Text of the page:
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Mexico’s new president creates a Truth Commission for 43 missing students

Mexico City, Mexico — As promised, President Andrés Manuel López Obrador began his new government with a meeting between the entire security cabinet, where the signing of his first decree to create a Truth Commission to investigate the disappearance of the 43 students of Ayotzinapa in 2014 took place.

The presidential order, which the new government considers the “first step” for victims of violence to have access to justice, establishes that the commission should start working in 30 days with the participation of international organizations and family members of the victims to open doors to investigate the army thoroughly.

This was one of the demands by the parents of the disappeared students that has never been fulfilled.

“The truth is not going to be hidden. We are not going to cover anyone up,” said López Obrador. “I assure you that there will be no impunity,” he told the parents while saying that his government will be respectful of the separation of powers but “we are going to be aware, we are not going to wash our hands” because “this is an issue of state”.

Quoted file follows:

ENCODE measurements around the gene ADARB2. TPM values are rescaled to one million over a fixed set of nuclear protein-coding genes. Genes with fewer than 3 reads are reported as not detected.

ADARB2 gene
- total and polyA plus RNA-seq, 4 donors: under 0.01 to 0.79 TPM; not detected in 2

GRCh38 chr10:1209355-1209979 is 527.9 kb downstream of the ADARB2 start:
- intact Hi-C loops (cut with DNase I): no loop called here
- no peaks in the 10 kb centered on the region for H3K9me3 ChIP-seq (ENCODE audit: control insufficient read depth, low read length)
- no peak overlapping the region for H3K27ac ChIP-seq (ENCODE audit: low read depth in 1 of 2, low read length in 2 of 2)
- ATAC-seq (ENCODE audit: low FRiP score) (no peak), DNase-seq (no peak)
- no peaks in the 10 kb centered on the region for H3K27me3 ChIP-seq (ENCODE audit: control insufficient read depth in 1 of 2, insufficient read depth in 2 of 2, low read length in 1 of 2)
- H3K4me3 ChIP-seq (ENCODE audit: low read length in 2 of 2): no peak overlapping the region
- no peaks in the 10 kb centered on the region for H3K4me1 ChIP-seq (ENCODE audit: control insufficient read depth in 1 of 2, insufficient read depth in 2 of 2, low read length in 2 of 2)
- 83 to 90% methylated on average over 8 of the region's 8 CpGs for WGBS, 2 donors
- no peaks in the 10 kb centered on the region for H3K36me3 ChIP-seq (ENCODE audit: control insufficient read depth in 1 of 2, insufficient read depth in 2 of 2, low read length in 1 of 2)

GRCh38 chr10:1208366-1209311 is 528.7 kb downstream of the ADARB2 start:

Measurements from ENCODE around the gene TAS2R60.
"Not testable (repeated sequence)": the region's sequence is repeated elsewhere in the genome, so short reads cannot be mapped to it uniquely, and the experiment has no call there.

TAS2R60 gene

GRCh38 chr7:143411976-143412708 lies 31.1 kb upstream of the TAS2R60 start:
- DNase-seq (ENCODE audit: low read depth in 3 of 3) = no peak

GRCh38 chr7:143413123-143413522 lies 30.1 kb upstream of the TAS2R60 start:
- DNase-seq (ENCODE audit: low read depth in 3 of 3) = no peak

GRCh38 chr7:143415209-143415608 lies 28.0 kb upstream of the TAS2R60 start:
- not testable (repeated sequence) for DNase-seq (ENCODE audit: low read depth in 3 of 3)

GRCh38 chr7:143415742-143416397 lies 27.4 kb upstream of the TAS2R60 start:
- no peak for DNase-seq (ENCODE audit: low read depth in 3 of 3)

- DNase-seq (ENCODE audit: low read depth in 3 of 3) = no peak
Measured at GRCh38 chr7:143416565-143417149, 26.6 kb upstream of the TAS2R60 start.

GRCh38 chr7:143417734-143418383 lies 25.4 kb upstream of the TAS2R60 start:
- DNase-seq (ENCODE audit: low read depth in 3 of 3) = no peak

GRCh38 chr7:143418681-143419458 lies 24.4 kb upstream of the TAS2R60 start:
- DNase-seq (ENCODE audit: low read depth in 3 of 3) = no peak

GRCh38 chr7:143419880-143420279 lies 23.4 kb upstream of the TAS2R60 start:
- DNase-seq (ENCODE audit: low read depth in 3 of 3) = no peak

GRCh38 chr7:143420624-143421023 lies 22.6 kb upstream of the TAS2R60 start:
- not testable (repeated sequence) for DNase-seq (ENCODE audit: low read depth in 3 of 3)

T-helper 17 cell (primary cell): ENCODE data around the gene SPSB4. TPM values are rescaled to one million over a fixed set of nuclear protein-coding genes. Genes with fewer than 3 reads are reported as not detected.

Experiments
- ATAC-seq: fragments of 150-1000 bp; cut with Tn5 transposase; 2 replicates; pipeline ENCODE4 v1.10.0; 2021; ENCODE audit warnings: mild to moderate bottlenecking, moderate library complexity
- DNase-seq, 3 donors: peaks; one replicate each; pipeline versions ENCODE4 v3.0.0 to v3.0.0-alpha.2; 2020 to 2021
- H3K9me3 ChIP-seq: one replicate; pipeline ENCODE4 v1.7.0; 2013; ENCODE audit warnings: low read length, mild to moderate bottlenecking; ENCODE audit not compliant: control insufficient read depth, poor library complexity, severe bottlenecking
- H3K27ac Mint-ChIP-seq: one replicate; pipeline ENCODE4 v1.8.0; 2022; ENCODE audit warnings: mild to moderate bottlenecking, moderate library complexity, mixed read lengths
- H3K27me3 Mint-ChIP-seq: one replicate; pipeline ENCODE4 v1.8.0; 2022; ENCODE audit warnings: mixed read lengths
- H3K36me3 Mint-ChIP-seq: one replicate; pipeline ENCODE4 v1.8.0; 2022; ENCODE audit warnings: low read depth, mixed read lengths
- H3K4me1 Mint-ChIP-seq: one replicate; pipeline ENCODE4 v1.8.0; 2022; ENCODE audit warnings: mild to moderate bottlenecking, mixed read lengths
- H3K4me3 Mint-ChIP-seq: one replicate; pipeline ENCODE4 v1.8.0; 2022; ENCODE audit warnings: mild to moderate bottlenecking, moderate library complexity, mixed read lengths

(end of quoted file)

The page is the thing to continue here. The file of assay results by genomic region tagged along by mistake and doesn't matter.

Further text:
In a press conference moments before, the president guaranteed that the investigation would involve “the whole government” including the army.

The signing of the decree took place in an unprecedented scenario while the parents of the students were in front of the Secretary of Defense, General Luis Cresentcio Sandoval, with the photos of their children shouting “they were taken alive! We want them alive!” in the National Palace.

During his press conference he sent a strong message saying “I have the reins of power in my hands, that is, there is a government in Mexico.”

Flanked by the commanders of the armed forces and those responsible for Interior and Security, López Obrador said that the purpose of the morning cabinet meetings was to take the real pulse of the situation throughout the country and ensure the safety of Mexicans.